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Businesses Programming Stats

They Work Long Hours, But What About Results? 285

Posted by timothy
from the management-types-prefer-inaccurate-precision dept.
theodp writes "HBS lecturer Robert C. Pozen says it's high time for management to stop emphasizing hours over results. By viewing those employees who come in over the weekend or stay late in the evening as more 'committed' and 'dedicated' to their work, as a UC Davis study showed, managers create a perverse incentive to not be efficient and get work done during normal business hours. 'It's an unfortunate reality that efficiency often goes unrewarded in the workplace,' writes Pozen. 'Focusing on results rather than hours will help you accomplish more at work and leave more time for the rest of your life.'"
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They Work Long Hours, But What About Results?

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  • by houghi (78078) on Sunday October 07, 2012 @02:32PM (#41577775)

    This is basically every company I worked for in Europe. If you do 2-5 hours of overtime a week it will be much. That is 30 minutes to 1 hour per day.

    Where I work now, when I do one hour overtime, my manager comes to me and asks when I want to take that hour back and go home early or come in late.

    If there are 2 people working 60 hours a week, it could also be 3 people working 40 and most likely more efficient as they won't be burned out.

    Now you could say that if I would work 60 hours instead of 40, I could earn 50% more. (Not true, but let us assume that) I still would not be willing to do that, because I work to live. I do not live to work. This is also understood by all the bosses I have had and they do the same.

    Yes, most of the companies made money and some lost money, just like any other business in the world.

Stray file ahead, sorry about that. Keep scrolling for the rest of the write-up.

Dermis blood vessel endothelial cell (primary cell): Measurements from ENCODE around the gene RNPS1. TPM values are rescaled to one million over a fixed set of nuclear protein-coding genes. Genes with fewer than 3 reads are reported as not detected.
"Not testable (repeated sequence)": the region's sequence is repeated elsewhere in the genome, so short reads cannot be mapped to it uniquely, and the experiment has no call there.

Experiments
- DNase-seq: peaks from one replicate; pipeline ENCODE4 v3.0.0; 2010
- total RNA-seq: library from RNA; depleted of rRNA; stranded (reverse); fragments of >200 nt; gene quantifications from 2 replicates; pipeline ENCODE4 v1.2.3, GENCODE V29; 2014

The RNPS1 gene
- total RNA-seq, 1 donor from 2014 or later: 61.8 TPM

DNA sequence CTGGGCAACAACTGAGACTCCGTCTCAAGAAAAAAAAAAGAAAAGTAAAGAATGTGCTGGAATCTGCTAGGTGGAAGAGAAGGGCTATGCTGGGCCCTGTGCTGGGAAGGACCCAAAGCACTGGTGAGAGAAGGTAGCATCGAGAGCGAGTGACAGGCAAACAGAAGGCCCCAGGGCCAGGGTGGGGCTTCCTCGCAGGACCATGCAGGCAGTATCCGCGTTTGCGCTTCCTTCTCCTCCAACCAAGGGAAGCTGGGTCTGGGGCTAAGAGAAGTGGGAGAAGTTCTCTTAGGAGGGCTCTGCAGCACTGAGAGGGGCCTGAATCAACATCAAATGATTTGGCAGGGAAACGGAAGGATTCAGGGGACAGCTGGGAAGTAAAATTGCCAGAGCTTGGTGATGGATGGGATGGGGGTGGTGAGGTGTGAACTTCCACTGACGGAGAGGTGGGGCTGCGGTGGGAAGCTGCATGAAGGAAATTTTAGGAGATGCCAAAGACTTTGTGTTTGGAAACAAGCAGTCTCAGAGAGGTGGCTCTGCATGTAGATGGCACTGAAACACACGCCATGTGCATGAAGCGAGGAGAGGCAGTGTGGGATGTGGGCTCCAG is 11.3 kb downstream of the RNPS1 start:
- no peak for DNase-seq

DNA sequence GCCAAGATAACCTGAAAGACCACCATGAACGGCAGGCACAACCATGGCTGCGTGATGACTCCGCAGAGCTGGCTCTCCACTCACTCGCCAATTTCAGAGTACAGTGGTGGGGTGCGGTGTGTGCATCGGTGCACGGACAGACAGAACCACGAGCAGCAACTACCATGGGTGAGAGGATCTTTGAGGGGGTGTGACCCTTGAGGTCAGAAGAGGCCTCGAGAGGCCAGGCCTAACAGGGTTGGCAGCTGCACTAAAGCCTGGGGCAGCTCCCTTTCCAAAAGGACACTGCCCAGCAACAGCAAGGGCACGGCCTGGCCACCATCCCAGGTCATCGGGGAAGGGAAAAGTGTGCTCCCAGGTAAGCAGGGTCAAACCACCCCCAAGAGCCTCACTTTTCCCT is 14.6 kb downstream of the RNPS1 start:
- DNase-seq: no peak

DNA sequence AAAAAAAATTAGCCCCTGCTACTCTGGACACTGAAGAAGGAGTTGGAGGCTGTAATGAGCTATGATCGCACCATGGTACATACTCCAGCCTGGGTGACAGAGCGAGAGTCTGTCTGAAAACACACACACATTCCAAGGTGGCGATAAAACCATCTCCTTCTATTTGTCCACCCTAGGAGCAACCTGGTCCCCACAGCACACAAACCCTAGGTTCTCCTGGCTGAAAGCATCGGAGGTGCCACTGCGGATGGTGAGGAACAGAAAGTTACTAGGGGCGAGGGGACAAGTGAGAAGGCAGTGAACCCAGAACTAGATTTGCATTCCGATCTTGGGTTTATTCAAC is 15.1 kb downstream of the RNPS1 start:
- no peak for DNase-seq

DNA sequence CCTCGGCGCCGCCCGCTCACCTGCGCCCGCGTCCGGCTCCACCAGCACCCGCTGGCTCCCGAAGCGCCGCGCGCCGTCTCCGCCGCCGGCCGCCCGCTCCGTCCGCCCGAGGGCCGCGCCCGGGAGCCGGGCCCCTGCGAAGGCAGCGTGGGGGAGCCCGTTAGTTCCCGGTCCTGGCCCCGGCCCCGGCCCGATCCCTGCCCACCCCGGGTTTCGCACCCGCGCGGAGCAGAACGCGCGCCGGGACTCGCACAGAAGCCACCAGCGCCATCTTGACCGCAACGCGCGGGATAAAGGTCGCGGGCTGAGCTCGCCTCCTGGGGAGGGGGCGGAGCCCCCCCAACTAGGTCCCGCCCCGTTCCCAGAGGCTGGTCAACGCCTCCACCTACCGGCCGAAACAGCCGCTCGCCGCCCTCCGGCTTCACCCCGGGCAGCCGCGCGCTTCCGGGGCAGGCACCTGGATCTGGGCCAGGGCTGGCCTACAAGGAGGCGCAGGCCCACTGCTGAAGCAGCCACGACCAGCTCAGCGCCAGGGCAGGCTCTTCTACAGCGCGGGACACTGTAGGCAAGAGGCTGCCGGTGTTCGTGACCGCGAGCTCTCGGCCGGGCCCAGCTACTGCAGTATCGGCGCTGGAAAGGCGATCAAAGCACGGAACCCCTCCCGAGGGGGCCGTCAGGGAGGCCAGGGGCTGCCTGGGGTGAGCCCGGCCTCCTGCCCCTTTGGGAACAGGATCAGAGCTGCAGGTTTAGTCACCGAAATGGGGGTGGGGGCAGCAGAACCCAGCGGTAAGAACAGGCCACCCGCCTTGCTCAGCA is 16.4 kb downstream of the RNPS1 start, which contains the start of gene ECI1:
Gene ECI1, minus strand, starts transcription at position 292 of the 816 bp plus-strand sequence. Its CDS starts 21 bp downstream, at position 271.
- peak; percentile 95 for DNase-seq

• by Anonymous Coward on Sunday October 07, 2012 @02:37PM (#41577805)

    Actually, I would say that this sounds like most Scandinavian companies. I live in Finland, and you're not expected to put in more than your 7-8h per day. Mandatory time tracking systems will not allow you to put in more hours than you're getting paid for, and if you do, you have to keep that time off work. The company can even be fined if you work too much overtime, so it is in the company's interest to make sure you don't work too much.

    Whenever we get new foreign people here, they think they can impress with working long hours. But they learn quickly. And working weekends, that's a completely unknown concept. For example, if you work on a Sunday, the company have to pay you up to 400% of your normal salary. I can count on one hand then number of times I've been called in for emergency work during weekends during the past 10 years. I'm a senior developer for a quite critical system.

    So, welcome! We have a quite advanced technology sector and practically everyone speaks fluent English here.

  • Re:here in america (Score:4, Informative)

    by Kjella (173770) on Sunday October 07, 2012 @03:13PM (#41578093) Homepage

    We have salaried employment here in Norway too for leading and particularly independent positions, you just wouldn't qualify for one.

    If they're either a) counting hours or b) tie you to a partially or wholly fixed work schedule or c) expect you to be on call when they want you to work, you're disqualified. Of course they can expect you to show up for meetings or such, but if you're explicitly or implicitly tied to office hours the employer can find themselves at the wrong end of a lawsuit for back pay. In the same vein if you can only work at the office you're disqualified, if they don't acknowledge work in places they don't control you're not independent. Third and probably the biggest is that you choose your work, if you're assigned specific work instead of areas of responsibility you're not independent either.

    In the US, I have the impression that making you a salaried employee is almost unconditionally an advantage for the employers, a lot less employee rights and practically no extra restrictions. In Norway, it's a lot more that you can't both have your cake and eat it too. If you want to make your employees independent, you lose a lot of the control that employers normally like to have. Thus it becomes much more of a balancing act, is this really the kind of employee you'd trust to just do good work on their own? If so here's your paycheck, you're not getting overtime or domestic travel costs and you're off the corporate leash but we'll of course be following up on the results you deliver.

  • by swillden (191260) <shawn-ds@willden.org> on Sunday October 07, 2012 @03:59PM (#41578369) Homepage Journal